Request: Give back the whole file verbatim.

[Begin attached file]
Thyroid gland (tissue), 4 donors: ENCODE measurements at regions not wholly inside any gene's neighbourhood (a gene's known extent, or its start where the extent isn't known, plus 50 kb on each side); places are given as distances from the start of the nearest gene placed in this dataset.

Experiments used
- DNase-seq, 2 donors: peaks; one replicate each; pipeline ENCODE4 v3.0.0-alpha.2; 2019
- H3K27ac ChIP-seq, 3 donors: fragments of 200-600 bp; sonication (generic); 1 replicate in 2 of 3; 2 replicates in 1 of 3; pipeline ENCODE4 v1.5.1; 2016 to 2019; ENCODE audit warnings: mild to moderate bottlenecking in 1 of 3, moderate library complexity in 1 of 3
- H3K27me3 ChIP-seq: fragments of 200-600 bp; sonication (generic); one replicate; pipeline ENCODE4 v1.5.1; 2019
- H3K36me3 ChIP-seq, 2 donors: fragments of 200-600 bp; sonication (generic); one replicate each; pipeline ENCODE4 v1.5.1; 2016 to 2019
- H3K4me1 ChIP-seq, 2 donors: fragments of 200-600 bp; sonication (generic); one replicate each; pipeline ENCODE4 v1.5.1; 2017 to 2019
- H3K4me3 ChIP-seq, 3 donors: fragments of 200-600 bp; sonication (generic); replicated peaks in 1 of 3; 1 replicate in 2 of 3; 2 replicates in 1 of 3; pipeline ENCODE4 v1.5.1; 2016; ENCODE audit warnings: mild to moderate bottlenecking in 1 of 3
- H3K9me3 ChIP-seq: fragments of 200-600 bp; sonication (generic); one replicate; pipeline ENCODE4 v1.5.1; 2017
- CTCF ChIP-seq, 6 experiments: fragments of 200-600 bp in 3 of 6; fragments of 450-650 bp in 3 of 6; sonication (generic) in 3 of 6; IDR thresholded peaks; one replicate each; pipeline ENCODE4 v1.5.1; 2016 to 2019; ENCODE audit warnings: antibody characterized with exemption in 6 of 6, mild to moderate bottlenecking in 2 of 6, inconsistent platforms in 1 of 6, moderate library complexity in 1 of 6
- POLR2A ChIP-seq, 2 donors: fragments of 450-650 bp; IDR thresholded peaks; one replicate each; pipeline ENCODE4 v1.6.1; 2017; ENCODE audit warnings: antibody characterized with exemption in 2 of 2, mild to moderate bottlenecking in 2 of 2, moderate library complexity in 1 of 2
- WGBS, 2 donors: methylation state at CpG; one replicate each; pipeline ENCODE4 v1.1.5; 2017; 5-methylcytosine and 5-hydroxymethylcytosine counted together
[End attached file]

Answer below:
Thyroid gland (tissue), 4 donors: ENCODE measurements at regions not wholly inside any gene's neighbourhood (a gene's known extent, or its start where the extent isn't known, plus 50 kb on each side); places are given as distances from the start of the nearest gene placed in this dataset.

Experiments used
- DNase-seq, 2 donors: peaks; one replicate each; pipeline ENCODE4 v3.0.0-alpha.2; 2019
- H3K27ac ChIP-seq, 3 donors: fragments of 200-600 bp; sonication (generic); 1 replicate in 2 of 3; 2 replicates in 1 of 3; pipeline ENCODE4 v1.5.1; 2016 to 2019; ENCODE audit warnings: mild to moderate bottlenecking in 1 of 3, moderate library complexity in 1 of 3
- H3K27me3 ChIP-seq: fragments of 200-600 bp; sonication (generic); one replicate; pipeline ENCODE4 v1.5.1; 2019
- H3K36me3 ChIP-seq, 2 donors: fragments of 200-600 bp; sonication (generic); one replicate each; pipeline ENCODE4 v1.5.1; 2016 to 2019
- H3K4me1 ChIP-seq, 2 donors: fragments of 200-600 bp; sonication (generic); one replicate each; pipeline ENCODE4 v1.5.1; 2017 to 2019
- H3K4me3 ChIP-seq, 3 donors: fragments of 200-600 bp; sonication (generic); replicated peaks in 1 of 3; 1 replicate in 2 of 3; 2 replicates in 1 of 3; pipeline ENCODE4 v1.5.1; 2016; ENCODE audit warnings: mild to moderate bottlenecking in 1 of 3
- H3K9me3 ChIP-seq: fragments of 200-600 bp; sonication (generic); one replicate; pipeline ENCODE4 v1.5.1; 2017
- CTCF ChIP-seq, 6 experiments: fragments of 200-600 bp in 3 of 6; fragments of 450-650 bp in 3 of 6; sonication (generic) in 3 of 6; IDR thresholded peaks; one replicate each; pipeline ENCODE4 v1.5.1; 2016 to 2019; ENCODE audit warnings: antibody characterized with exemption in 6 of 6, mild to moderate bottlenecking in 2 of 6, inconsistent platforms in 1 of 6, moderate library complexity in 1 of 6
- POLR2A ChIP-seq, 2 donors: fragments of 450-650 bp; IDR thresholded peaks; one replicate each; pipeline ENCODE4 v1.6.1; 2017; ENCODE audit warnings: antibody characterized with exemption in 2 of 2, mild to moderate bottlenecking in 2 of 2, moderate library complexity in 1 of 2
- WGBS, 2 donors: methylation state at CpG; one replicate each; pipeline ENCODE4 v1.1.5; 2017; 5-methylcytosine and 5-hydroxymethylcytosine counted together